Anchor handling involves a number of special marine operations. The high tensions experienced in chains and wires may cause high heeling moments and may cause high transverse and/or astern movements of the anchor handling vessel. The vessel’s motion through the water may also be affected by high hauling speed on the anchor handling winch or as result of any loss of bollard pull. The vessel may be pulled astern at speed by the tension in a heavy anchor arrangement. Any simultaneous loss of thrust, for any reason, on the vessel may lead to a rotation which would lead to considerable extra transverse forces. Environmental conditions will also influence the operations. For these reasons the vessel’s stability needs to be closely monitored.
Anchor Handling activities
- Planning and risk assessment
- Verification of Vessel Stability
- Preparation for the Anchor Handling Operation
- Checks of machinery and equipment to be used
- Loading and stowage of equipment
- Radio communications between the deck and the bridge
- Rig move meeting with the ship's crew
- Equipment being transferred to the rig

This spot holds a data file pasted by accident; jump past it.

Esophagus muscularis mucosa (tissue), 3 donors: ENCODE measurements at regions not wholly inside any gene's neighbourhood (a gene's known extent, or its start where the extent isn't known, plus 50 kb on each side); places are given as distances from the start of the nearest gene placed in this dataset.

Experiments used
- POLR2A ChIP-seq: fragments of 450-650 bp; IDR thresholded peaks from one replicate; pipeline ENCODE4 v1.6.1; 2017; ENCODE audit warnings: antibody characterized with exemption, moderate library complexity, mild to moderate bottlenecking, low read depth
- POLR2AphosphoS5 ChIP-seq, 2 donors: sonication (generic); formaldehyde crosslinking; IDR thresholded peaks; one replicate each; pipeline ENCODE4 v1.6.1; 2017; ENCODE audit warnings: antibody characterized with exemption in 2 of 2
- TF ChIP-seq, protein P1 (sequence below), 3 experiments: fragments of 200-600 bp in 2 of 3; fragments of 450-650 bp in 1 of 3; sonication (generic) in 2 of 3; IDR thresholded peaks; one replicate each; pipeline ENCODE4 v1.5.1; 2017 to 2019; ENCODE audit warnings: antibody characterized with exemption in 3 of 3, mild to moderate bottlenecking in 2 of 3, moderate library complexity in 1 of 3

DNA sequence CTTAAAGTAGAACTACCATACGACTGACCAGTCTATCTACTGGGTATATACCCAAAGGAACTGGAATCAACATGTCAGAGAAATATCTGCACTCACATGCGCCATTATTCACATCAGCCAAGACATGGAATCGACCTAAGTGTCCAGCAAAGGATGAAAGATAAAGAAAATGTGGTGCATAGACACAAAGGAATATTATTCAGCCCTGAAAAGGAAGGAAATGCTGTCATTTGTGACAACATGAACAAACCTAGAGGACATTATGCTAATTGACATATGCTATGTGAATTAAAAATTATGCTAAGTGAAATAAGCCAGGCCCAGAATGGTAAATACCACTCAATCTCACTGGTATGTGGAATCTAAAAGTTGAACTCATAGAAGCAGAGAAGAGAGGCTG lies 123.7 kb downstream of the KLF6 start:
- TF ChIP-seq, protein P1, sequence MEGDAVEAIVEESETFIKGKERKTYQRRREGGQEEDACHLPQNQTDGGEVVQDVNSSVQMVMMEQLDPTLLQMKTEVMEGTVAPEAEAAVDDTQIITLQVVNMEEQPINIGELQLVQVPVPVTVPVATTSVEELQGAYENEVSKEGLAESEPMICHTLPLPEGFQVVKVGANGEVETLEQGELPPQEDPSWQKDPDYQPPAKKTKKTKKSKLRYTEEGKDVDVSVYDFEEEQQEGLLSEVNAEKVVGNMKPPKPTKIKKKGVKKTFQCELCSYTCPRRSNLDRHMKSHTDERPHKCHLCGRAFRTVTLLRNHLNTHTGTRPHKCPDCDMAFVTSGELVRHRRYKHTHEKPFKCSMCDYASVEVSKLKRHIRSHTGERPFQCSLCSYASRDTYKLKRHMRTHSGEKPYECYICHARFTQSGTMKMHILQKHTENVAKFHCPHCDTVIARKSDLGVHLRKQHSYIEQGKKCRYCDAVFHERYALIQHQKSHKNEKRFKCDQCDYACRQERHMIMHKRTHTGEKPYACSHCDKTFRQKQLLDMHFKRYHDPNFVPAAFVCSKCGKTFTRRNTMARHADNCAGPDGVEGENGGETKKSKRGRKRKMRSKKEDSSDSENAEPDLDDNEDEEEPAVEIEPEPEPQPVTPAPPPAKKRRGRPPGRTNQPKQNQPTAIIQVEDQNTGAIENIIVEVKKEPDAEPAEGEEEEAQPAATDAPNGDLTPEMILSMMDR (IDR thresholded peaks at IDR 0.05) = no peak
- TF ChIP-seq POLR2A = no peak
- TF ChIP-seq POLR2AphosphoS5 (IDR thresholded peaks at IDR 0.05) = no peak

- Personal protective equipment
- Safety on deck & safe areas
- Taking the pendant wire from the rig
- Connecting the work wire to the pendant wire
- Decking anchors
- Chain being recovered to the ship's chain lockers
- Use of buoys to run anchor cables over sub-sea structures and pipelines
- Lowering anchor in 'drop' position
Anchor Handling Vessels
There are three main categories of anchor handling vessels, the North Eurpean Anchor Handling Tug, the American Anchor Handling Tug and the Anchor Handling Tug and Supply Vessel (AHTS.) The stern of the vessel is open to the sea, allowing anchors and other equipment to be deployed and recovered easily. It is normal to have a stern roller positioned at the stern of the vessel. A winch house containing towing wires, winches and anchor handling equipment is situated on the forward section of the after deck.
The work wire is stored in the winch and used for deployment or retrieval of anchors, in addition to towing operations. Work wires on vessels vary with different lengths, diameters and characteristics.
The winch usually contains both anchor handling drums and towing drums. The drums are normally connected to the same drive system. The anchor handling winch should have multiple gears to allow high pulling power at low gears. An arrangement with variable braking power should be present, allowing the winch to pay out work wire when the tension is excessive. The winch system may either be hydraulic, electric or diesel driven. The direction of rotation is normally overwind, so that the work wire has a small downwards angle towards the stern of the vessel.
The shark jaw is a device for connecting and disconnecting chain and wires, in addition to securing chain sections on the deck.
The system is protected by patent in countries world wide
Types of Anchors
- Delta flipper type anchors
- Stef Shark anchors
- D'Hone Special anchors (all sizes)
- Pool TW anchors
- Ac-14 anchor
- Danforth Anchors
- Hall anchor
- Spek Anchor